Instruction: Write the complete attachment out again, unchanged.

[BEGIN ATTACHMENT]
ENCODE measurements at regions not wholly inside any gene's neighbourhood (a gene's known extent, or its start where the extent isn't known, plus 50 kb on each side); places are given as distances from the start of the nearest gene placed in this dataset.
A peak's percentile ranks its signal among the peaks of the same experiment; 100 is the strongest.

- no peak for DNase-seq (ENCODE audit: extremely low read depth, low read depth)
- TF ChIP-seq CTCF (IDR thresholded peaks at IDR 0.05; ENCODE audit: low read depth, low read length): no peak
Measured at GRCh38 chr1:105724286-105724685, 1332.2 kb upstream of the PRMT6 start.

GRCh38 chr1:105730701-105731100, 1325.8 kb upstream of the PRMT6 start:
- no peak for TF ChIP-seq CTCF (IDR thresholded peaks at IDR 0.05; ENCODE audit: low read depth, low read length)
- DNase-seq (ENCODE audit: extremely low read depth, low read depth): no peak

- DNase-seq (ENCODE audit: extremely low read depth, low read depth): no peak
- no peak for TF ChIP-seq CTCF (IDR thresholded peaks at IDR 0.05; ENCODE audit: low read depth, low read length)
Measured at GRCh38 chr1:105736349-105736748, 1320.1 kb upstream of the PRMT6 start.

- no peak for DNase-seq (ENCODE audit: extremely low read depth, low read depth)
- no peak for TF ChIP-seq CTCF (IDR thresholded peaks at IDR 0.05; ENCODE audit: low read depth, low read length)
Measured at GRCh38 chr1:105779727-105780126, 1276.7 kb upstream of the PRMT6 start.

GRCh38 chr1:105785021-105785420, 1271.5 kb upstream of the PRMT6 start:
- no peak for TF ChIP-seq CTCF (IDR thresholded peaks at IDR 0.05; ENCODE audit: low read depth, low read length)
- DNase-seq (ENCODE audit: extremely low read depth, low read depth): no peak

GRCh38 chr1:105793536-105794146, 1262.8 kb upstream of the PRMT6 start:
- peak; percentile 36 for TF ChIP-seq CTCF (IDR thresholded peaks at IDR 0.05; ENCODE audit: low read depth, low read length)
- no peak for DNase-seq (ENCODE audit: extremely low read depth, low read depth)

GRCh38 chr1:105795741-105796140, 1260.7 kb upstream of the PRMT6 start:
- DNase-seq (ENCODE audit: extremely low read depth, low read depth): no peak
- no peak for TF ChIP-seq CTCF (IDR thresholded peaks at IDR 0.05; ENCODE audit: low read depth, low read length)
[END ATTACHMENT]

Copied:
ENCODE measurements at regions not wholly inside any gene's neighbourhood (a gene's known extent, or its start where the extent isn't known, plus 50 kb on each side); places are given as distances from the start of the nearest gene placed in this dataset.
A peak's percentile ranks its signal among the peaks of the same experiment; 100 is the strongest.

- no peak for DNase-seq (ENCODE audit: extremely low read depth, low read depth)
- TF ChIP-seq CTCF (IDR thresholded peaks at IDR 0.05; ENCODE audit: low read depth, low read length): no peak
Measured at GRCh38 chr1:105724286-105724685, 1332.2 kb upstream of the PRMT6 start.

GRCh38 chr1:105730701-105731100, 1325.8 kb upstream of the PRMT6 start:
- no peak for TF ChIP-seq CTCF (IDR thresholded peaks at IDR 0.05; ENCODE audit: low read depth, low read length)
- DNase-seq (ENCODE audit: extremely low read depth, low read depth): no peak

- DNase-seq (ENCODE audit: extremely low read depth, low read depth): no peak
- no peak for TF ChIP-seq CTCF (IDR thresholded peaks at IDR 0.05; ENCODE audit: low read depth, low read length)
Measured at GRCh38 chr1:105736349-105736748, 1320.1 kb upstream of the PRMT6 start.

- no peak for DNase-seq (ENCODE audit: extremely low read depth, low read depth)
- no peak for TF ChIP-seq CTCF (IDR thresholded peaks at IDR 0.05; ENCODE audit: low read depth, low read length)
Measured at GRCh38 chr1:105779727-105780126, 1276.7 kb upstream of the PRMT6 start.

GRCh38 chr1:105785021-105785420, 1271.5 kb upstream of the PRMT6 start:
- no peak for TF ChIP-seq CTCF (IDR thresholded peaks at IDR 0.05; ENCODE audit: low read depth, low read length)
- DNase-seq (ENCODE audit: extremely low read depth, low read depth): no peak

GRCh38 chr1:105793536-105794146, 1262.8 kb upstream of the PRMT6 start:
- peak; percentile 36 for TF ChIP-seq CTCF (IDR thresholded peaks at IDR 0.05; ENCODE audit: low read depth, low read length)
- no peak for DNase-seq (ENCODE audit: extremely low read depth, low read depth)

GRCh38 chr1:105795741-105796140, 1260.7 kb upstream of the PRMT6 start:
- DNase-seq (ENCODE audit: extremely low read depth, low read depth): no peak
- no peak for TF ChIP-seq CTCF (IDR thresholded peaks at IDR 0.05; ENCODE audit: low read depth, low read length)